With the passage of the 122nd Constitution Amendment Bill, 2014, (the GST Bill) in Lok Sabha, the action has now shifted to Rajya Sabha where the GST Bill has been referred to the Select Committee. A consensus seems to be emerging and therefore the discourse now shifts to the implications which could arise from some of the proposed amendments.
The fact that India may not get the ideal Goods and Services Tax (GST) structure was fairly evident in initial stages of conceptualisation given the duality of tax structure embedded in our Constitution. Hence, it was always a challenging task to get everyone (or at least, the majority) on board. Building consensus required giving concessions. The moot point is whether the concessions have distorted the very tenet of the GST structure.
Due to severe opposition from the manufacturing states, the GST Bill has proposed an additional levy of 1% additional tax (1% ADT), over and above the regular GST, which is intended to enable them recoup revenue losses arising due to introduction of GST. The introduction of the 1% ADT will have several and far-reaching consequences.
First, the premise for the levy of 1% ADT is that this revenue will accrue to the originating state. The entire framework of the proposed GST law is to move from origin-based taxation to destination-based taxation. Levy of 1% ADT militates against the very framework which is sought to be replaced, leading to a situation where both origin-based and destination-based taxation will co-exist! This will require separate ‘place of supply’ rules for determination of origin and destination.
Second, while the intention is to compensate the manufacturing state (and hence, the origin-based tax), there is lack of clarity on whether any mechanism will be devised to limit the collection only to the manufacturing state. As per clause 18 of the GST Bill, any inter-state ‘supply’ will attract 1% ADT. This would imply that even after the manufactured goods have been supplied to second state (after levy of 1% ADT), any subsequent inter-state movement from the second state will also attract 1% ADT. So, the revenue is accruing not only to manufacturing (origin) state but also to any subsequent state making inter-state supplies! This perhaps is not the intention.
Third, even if the concept of origin is introduced, how does one really monitor the compliance? Would there be any mechanism to identify the origin and thereby subsequent supplies from another state will not attract this levy? This will only complicate and increase the cost of compliance and disputes.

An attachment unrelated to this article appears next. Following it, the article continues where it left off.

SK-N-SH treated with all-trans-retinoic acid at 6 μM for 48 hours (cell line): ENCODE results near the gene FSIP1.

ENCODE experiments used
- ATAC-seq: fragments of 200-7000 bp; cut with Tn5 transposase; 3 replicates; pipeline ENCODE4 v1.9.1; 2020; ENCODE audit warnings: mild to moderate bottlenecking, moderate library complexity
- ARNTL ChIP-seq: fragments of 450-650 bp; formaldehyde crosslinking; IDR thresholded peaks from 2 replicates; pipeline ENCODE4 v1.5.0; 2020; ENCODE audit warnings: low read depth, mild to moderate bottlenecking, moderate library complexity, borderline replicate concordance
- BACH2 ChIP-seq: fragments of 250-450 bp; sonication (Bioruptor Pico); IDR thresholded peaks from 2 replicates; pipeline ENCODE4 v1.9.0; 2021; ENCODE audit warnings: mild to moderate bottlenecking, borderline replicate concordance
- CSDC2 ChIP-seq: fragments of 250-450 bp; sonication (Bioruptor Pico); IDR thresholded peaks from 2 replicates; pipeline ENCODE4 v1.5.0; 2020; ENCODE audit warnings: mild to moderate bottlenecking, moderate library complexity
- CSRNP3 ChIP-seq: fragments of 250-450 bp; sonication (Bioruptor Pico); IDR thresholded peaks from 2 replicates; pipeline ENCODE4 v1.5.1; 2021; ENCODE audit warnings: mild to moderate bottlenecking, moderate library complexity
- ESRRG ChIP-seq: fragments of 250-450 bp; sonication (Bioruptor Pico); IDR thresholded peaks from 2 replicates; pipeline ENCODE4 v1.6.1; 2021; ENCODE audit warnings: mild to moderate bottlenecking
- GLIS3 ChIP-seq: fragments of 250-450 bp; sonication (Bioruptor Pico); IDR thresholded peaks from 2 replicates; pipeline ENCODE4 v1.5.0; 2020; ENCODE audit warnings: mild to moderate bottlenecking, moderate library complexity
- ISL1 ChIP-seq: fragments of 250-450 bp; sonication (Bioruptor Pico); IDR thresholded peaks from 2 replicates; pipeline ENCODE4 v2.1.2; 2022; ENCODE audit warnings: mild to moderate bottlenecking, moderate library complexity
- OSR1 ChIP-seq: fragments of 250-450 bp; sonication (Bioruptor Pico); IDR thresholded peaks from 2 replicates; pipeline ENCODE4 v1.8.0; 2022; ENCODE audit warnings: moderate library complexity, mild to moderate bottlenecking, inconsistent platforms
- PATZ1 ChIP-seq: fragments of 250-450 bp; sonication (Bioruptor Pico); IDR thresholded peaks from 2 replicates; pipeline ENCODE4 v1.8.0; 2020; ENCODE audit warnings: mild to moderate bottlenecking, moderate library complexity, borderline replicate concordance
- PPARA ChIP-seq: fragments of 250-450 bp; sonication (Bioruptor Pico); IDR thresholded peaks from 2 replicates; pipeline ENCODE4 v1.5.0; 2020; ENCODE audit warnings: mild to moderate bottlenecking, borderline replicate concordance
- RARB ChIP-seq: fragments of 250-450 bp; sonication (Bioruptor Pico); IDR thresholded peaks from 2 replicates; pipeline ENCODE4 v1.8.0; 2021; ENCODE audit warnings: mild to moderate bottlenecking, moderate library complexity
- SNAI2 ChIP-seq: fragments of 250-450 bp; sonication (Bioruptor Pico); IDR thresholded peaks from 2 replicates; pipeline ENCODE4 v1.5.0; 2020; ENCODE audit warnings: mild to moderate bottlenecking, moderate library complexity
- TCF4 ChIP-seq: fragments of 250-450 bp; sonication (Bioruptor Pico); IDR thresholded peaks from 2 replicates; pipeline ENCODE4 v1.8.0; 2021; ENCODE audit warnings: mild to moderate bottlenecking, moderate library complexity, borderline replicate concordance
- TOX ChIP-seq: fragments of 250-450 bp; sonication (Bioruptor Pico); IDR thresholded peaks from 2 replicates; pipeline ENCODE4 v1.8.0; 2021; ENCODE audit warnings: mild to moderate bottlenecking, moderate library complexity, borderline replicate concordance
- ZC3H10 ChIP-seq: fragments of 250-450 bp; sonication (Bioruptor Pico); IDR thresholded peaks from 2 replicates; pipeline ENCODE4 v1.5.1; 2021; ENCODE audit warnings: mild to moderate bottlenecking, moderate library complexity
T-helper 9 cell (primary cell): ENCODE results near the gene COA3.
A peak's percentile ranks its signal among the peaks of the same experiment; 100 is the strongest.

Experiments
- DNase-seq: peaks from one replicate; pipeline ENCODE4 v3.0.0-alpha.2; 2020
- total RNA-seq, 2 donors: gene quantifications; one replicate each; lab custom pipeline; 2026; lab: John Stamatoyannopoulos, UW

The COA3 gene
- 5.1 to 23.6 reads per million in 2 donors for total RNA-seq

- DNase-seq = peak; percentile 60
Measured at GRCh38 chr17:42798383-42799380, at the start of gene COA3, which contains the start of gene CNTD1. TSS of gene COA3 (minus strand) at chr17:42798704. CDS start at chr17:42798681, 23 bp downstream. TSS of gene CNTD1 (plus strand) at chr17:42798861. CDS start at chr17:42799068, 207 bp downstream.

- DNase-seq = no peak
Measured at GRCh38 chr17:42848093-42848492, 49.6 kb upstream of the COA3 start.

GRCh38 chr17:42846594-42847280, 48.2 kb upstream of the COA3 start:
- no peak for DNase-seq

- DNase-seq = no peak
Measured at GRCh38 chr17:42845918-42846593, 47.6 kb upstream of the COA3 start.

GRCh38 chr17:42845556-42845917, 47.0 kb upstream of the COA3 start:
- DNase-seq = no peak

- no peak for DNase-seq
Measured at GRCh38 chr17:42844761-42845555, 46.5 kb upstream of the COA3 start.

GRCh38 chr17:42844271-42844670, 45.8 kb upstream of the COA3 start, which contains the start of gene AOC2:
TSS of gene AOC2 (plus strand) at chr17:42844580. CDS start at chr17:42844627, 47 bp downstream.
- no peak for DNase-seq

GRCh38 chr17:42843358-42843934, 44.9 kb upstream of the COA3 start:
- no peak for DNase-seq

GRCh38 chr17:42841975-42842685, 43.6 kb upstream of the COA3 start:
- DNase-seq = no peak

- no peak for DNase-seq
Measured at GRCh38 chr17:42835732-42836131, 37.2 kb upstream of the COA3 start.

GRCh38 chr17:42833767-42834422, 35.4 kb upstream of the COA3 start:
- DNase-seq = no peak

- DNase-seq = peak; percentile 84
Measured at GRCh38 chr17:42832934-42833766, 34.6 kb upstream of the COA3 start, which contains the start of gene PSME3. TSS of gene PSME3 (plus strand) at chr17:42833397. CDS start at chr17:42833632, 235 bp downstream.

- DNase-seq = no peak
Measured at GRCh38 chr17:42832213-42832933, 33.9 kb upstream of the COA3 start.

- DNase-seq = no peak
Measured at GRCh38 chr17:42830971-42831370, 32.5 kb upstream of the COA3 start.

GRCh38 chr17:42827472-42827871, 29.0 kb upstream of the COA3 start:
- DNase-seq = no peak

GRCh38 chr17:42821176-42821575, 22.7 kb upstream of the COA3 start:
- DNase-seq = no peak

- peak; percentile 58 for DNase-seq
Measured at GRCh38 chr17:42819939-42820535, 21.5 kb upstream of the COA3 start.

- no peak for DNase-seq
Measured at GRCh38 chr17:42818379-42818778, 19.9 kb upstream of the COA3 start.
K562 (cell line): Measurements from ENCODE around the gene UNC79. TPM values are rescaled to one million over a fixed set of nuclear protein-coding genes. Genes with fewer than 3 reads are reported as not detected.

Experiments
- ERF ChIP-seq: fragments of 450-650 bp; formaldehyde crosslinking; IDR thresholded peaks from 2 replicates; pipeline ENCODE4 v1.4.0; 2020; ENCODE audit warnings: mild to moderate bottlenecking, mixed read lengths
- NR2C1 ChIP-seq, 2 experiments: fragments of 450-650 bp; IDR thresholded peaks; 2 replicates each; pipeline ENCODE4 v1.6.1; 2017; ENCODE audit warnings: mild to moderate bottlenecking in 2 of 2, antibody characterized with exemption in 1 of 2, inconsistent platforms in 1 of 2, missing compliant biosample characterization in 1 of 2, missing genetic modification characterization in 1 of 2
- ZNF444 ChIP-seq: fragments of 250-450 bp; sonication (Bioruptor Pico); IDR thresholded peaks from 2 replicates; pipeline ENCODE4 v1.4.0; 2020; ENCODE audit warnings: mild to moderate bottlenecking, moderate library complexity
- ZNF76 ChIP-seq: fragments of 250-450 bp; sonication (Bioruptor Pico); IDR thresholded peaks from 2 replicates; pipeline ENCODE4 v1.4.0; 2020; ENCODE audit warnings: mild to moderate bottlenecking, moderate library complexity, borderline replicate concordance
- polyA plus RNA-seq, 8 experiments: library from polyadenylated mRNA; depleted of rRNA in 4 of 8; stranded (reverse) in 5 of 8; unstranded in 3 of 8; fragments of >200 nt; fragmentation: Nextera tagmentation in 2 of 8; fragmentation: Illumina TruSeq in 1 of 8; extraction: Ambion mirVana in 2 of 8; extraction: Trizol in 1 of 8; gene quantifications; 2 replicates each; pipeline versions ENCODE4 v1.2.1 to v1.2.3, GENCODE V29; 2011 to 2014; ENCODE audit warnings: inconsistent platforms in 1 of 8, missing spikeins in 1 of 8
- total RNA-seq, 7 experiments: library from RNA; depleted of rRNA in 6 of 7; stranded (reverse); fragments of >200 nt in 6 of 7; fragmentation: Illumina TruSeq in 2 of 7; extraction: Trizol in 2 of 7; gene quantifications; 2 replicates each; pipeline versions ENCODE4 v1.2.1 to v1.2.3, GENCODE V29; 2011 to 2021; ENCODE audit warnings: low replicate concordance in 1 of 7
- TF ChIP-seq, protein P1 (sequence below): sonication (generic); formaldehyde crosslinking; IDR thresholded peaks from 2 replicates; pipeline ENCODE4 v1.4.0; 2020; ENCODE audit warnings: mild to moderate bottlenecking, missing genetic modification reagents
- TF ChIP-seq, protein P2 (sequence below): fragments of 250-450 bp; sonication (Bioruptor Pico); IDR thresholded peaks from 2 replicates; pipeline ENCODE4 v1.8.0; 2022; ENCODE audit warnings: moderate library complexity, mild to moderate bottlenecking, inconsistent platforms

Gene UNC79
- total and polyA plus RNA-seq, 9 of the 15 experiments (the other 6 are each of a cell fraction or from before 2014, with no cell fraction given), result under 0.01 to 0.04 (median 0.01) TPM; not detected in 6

Things can get more complex, if one considers scenarios where there are minor processing, or bulk to retail packing or minor alterations which do not alter the character of goods, will the levy of 1% ADT apply or not? Are we again revisiting concepts of what is manufacture, deemed manufacture, etc, to determine origin and whether the levy will be attracted?
Fourth, the levy is on inter-state ‘supply’. Thus, not only sales but other transactions like stock transfers, job work arrangements will come within its ambit. Take a simple example—Company A has a policy of central procurement and purchases its raw material from Company B. Let’s assume it being an inter-state supply, 1% ADT will be charged on raw material procurement. Now, if the raw material is supplied to another plant located in different state, it may entail 1% ADT again without any value addition! In the absence of any clarity on 1% ADT being creditable, it is going to have huge cascading effect.
Take another example, Company A has procured the raw material from another state and incurred the cost of 1% ADT. It processes the raw material and produces intermediate goods which are supplied to another factory located in a different state for further processing and returned back to the factory for completion of the manufacturing process. Applying the proposed provision, Company A will be incurring 1% ADT at the time of procurement of raw material, when the intermediate goods are sent to another factory and also when it is returned back for final processing, i.e., on three occasions! If there is inter-state supply of finished goods, it will suffer another round of 1% ADT. In absence of credit mechanism, the cascading effect will be significant.
The finance minister, during the discussions in Lok Sabha at the time of passage of GST Bill, has assuaged the concerns of cascading effect of 1% ADT. While one sincerely hopes that appropriate mechanism is provided to avoid the draconian impact of this levy, the introduction of a tax credit mechanism could pose challenges in terms of identifying the state eligible to retain the revenue being collected. Any mechanism which would result accruing this tax collection to the supplying or consumption states instead of the manufacturing ones will find little acceptance.
Last, in its present form, this 1% ADT may also apply to goods which have been kept outside the purview of GST, viz.
petroleum products and tobacco. There is a strong argument to keep such goods outside the purview of 1% ADT as they don’t enjoy the benefit of the GST reform. An exemption may be in order for such goods till the time they come within the ambit of GST.
It is evident that levy of 1% ADT is not in the best interests of overall trade and would be an impediment in achieving the goal of enabling business decisions neutral of tax impact. The discussions around redrawing the supply-chain design, which has so far been tax-dependent, may continue and will have to factor this new variable.
The period of levy of 1% ADT is two years unless extended further. It would be worthwhile to revisit the need for imposing this levy, despite various compulsions, as it is distorting the entire framework and defeating the objective of landmark transformational reform to convert whole of India as a single market.
The author is CEO, Dhruva Advisors LLP. Views are personal